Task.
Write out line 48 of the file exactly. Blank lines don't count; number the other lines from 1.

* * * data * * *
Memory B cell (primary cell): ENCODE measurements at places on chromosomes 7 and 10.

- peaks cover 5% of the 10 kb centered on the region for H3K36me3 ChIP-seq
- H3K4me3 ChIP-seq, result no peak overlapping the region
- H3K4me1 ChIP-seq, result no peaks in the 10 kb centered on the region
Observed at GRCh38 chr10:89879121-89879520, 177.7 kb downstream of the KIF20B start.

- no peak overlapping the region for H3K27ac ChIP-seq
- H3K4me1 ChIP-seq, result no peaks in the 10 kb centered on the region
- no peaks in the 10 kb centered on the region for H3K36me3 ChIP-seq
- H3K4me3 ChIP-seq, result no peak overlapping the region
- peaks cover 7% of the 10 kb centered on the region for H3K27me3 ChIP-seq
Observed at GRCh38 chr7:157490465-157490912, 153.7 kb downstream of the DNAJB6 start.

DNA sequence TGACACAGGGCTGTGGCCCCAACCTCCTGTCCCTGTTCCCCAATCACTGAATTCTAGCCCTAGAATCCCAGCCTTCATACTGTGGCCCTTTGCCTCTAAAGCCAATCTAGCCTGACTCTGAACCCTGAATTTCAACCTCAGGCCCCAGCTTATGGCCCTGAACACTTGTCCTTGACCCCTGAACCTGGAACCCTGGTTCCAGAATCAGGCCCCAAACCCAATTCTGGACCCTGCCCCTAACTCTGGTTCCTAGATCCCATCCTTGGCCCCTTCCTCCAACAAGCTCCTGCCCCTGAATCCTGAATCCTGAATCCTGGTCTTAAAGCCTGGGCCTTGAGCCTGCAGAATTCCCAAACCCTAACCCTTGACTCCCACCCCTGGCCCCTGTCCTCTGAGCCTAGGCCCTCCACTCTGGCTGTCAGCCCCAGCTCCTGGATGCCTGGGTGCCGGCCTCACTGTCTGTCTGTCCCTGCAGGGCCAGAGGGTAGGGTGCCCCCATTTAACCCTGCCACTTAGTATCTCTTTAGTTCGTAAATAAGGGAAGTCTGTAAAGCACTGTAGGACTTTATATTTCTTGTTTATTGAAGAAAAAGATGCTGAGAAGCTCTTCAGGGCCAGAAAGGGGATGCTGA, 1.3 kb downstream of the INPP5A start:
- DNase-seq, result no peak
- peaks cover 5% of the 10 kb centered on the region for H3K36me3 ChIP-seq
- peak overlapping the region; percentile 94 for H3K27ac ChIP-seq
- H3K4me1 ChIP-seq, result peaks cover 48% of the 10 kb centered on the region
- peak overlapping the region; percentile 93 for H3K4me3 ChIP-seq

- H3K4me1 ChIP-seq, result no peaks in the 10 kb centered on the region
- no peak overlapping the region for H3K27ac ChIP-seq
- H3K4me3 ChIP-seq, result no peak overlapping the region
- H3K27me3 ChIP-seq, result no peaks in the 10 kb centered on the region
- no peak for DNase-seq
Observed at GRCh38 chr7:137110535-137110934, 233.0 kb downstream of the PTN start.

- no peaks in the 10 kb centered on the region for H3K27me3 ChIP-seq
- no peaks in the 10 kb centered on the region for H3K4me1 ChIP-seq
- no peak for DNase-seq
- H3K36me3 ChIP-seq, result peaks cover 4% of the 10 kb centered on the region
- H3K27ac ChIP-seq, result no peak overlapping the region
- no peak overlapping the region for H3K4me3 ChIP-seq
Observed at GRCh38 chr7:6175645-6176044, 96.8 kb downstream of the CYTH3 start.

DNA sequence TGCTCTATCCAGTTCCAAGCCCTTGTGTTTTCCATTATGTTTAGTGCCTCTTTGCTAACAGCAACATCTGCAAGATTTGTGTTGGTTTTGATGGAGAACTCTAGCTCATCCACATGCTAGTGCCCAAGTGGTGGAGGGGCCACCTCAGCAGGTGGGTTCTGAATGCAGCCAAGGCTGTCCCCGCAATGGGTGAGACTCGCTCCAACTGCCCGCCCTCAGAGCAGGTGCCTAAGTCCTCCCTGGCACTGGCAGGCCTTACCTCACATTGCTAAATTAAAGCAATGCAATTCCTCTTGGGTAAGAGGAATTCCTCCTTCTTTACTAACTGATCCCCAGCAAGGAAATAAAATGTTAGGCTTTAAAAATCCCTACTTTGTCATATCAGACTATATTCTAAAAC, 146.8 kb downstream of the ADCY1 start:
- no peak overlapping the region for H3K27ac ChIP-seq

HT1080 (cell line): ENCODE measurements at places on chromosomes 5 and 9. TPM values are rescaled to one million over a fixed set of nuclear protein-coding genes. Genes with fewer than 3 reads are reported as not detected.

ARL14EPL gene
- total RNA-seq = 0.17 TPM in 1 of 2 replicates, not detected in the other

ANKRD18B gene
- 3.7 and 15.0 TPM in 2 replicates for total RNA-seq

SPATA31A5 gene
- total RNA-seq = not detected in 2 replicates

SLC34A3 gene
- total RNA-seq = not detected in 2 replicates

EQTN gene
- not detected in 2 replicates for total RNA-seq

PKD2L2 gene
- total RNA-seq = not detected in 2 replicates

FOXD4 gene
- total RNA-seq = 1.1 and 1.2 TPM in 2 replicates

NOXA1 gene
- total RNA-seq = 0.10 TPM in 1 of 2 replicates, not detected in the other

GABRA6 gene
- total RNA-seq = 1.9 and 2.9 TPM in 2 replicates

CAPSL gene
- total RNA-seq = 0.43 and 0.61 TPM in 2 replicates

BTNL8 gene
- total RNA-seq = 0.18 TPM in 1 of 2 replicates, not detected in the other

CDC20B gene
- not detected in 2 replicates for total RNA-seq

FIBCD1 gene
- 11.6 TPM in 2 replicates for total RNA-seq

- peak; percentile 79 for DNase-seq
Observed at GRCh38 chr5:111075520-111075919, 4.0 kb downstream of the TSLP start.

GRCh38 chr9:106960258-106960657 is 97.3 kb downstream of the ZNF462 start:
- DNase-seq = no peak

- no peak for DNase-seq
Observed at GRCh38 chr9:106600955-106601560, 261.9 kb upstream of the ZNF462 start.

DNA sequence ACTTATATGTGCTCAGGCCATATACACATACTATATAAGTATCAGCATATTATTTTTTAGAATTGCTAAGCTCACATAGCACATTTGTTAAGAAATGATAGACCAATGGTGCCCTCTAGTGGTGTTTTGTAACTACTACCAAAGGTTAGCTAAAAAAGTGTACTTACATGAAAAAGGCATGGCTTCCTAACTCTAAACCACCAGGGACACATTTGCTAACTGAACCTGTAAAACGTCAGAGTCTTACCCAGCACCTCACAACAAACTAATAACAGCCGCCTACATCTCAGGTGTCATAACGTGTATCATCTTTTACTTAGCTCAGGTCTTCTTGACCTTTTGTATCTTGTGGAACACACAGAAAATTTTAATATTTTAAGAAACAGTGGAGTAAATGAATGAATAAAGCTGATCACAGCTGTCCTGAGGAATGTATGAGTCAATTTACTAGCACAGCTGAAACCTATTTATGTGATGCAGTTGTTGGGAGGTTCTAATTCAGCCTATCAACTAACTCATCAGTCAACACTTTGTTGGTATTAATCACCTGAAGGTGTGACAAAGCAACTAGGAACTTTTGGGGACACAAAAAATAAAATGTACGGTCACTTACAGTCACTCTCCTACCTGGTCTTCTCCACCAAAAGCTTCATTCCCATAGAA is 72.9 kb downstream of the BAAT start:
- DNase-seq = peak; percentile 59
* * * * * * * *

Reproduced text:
NOXA1 gene